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abstract = "Introduction: Incident parkinsonism in patients with comparable cerebral small vessel disease (SVD) burden is not fully explained by presence of SVD alone. We therefore investigated if severity of SVD, SVD location, incidence of SVD and/or brain atrophy plays a role in this distinct development of parkinsonism. Methods: Participants were from the RUN DMC study, a prospective cohort of 503 individuals with SVD. Parkinsonism was diagnosed according to the UKPDS brain bank criteria. Fine and Gray method was used to assess the association between SVD and incident parkinsonism. Differences in white matter hyperintensities (WMH) progression and brain atrophy were calculated with a linear mixed effect analysis. Results: After a median follow-up of 8.6 years, 32 of 501 participants developed parkinsonism (6.4{\%}). The highest WMH load was found in the frontal lobe for both groups. Presence of more than one lacune at baseline was higher in the group who developed parkinsonism, especially in the frontal lobe (22{\%} versus 3{\%}, p < 0.001) and basal ganglia (12.5{\%} versus 1{\%}, p-value <0.001). The annual rate of total brain atrophy was significantly higher for those who developed parkinsonism compared to those who did not (8.7 ml [95{\%}CI 7.1–10.3] and 4.9 ml [95{\%}CI 4.5–5.3], respectively). While WMH progression was not different, incidence of lacunes and microbleeds was higher in the group with parkinsonism. Conclusion: The risk of parkinsonism in patients with SVD is especially increased when WMH and lacunes are present in the frontal lobe. A higher brain atrophy rate might further increase this risk.",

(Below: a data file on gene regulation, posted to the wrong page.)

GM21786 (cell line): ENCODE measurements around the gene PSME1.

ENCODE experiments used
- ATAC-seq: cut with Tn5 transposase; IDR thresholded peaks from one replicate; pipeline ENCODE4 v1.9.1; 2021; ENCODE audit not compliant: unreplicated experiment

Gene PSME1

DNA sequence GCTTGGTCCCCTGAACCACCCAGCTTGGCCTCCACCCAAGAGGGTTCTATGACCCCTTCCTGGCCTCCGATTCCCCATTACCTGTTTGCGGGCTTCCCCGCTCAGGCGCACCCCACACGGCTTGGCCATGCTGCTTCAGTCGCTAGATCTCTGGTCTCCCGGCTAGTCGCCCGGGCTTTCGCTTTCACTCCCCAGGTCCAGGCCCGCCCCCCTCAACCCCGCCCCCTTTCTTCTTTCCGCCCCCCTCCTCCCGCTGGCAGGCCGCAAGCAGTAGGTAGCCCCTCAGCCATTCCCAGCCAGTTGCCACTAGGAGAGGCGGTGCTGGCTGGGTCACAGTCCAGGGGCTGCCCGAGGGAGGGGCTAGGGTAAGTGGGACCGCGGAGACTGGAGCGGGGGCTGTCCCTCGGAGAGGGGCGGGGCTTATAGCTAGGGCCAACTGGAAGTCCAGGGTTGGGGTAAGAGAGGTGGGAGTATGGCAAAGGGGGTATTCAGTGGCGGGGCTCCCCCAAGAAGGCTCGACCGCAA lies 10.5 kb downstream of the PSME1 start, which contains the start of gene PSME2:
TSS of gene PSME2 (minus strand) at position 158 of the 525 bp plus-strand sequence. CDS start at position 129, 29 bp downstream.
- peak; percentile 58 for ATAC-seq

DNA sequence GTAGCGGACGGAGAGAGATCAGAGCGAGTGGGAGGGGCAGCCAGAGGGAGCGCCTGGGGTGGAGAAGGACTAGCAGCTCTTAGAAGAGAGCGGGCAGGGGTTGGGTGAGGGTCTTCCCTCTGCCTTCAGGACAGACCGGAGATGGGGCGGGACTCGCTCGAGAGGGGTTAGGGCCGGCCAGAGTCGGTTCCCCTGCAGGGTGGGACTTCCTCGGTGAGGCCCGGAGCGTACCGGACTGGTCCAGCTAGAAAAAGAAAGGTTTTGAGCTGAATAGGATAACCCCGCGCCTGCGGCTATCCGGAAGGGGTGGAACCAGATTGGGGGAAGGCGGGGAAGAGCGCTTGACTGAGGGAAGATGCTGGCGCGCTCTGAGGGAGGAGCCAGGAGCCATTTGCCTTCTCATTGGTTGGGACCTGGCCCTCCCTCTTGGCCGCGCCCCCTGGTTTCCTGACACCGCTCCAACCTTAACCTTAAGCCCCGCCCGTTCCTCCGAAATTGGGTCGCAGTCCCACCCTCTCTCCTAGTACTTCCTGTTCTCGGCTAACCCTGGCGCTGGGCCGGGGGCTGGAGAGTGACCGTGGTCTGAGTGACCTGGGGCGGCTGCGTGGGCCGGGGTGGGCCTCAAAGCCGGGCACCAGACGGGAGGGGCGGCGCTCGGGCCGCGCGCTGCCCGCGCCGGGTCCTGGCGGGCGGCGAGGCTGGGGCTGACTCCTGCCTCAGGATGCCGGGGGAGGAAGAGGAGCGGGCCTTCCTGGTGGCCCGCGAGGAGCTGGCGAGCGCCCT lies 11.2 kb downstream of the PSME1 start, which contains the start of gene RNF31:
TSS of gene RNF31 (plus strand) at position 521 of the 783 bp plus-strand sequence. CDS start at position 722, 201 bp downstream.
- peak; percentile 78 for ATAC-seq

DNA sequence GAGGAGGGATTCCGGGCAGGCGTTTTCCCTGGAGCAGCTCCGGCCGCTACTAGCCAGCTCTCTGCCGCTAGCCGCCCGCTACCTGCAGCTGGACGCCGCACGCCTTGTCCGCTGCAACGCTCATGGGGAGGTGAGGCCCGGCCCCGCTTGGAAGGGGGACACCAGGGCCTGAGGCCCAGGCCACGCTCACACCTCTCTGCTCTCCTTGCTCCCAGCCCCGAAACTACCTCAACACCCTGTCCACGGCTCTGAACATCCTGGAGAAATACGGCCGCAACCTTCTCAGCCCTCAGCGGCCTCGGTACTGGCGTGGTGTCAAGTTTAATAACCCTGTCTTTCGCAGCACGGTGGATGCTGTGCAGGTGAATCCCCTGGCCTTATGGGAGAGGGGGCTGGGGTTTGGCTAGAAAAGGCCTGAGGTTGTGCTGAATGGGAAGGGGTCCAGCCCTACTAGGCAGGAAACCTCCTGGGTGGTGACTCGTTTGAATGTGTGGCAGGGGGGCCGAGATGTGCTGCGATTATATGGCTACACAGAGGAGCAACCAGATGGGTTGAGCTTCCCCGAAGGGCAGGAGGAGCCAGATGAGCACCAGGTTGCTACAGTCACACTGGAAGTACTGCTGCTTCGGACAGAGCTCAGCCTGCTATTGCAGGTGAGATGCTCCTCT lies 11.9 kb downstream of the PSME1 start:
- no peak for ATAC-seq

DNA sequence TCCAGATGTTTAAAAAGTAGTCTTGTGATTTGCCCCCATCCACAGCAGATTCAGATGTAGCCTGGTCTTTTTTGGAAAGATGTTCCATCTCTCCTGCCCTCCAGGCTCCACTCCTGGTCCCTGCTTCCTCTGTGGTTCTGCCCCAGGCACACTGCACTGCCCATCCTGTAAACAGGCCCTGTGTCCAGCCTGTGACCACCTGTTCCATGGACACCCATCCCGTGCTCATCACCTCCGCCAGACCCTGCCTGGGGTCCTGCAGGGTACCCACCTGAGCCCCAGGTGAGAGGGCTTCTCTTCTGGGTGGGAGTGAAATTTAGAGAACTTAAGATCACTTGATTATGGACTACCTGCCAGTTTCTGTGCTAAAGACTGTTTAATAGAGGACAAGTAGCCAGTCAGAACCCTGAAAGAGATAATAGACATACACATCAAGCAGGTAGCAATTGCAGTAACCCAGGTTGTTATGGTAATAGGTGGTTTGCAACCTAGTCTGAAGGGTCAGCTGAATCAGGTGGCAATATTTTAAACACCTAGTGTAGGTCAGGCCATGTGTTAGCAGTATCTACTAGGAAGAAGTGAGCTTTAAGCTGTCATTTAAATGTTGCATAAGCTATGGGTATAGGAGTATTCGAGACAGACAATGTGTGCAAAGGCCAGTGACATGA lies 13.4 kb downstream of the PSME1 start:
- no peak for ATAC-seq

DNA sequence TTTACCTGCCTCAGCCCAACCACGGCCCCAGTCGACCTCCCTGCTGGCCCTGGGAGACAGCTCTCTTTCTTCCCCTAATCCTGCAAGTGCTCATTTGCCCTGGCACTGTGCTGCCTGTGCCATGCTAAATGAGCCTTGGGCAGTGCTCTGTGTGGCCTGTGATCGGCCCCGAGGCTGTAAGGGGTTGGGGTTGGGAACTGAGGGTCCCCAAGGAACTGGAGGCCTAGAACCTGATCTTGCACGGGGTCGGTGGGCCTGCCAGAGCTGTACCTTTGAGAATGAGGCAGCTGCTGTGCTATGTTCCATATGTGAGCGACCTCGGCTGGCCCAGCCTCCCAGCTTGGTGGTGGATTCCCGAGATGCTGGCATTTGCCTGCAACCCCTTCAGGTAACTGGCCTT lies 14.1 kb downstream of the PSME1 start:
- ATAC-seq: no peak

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Bergkamp, MI, Tuladhar, AM, van der Holst, HM, van Leijsen, EMC, Ghafoorian, M, van Uden, IWM, van Dijk, EJ, Norris, DG, Platel, B, Esselink, RAJ & Leeuw, FED 2019, 'Brain atrophy and strategic lesion location increases risk of parkinsonism in cerebral small vessel disease' Parkinsonism and Related Disorders, vol. 61, pp. 94-100. https://doi.org/10.1016/j.parkreldis.2018.11.010

Brain atrophy and strategic lesion location increases risk of parkinsonism in cerebral small vessel disease. / Bergkamp, Mayra I. (Corresponding Author); Tuladhar, Anil M.; van der Holst, Helena M.; van Leijsen, Esther M.C.; Ghafoorian, Mohsen; van Uden, Ingeborg W.M.; van Dijk, Ewoud J.; Norris, David G.; Platel, Bram; Esselink, Rianne A.J.; Leeuw, Frank Erik de.

In: Parkinsonism and Related Disorders, Vol. 61, 01.04.2019, p. 94-100.

Research output: Contribution to journalArticleAcademicpeer-review

TY - JOUR

T1 - Brain atrophy and strategic lesion location increases risk of parkinsonism in cerebral small vessel disease

AU - Bergkamp, Mayra I.

AU - Tuladhar, Anil M.

AU - van der Holst, Helena M.

AU - van Leijsen, Esther M.C.

AU - Ghafoorian, Mohsen

AU - van Uden, Ingeborg W.M.

AU - van Dijk, Ewoud J.

AU - Norris, David G.

AU - Platel, Bram

AU - Esselink, Rianne A.J.

AU - Leeuw, Frank Erik de

PY - 2019/4/1

Y1 - 2019/4/1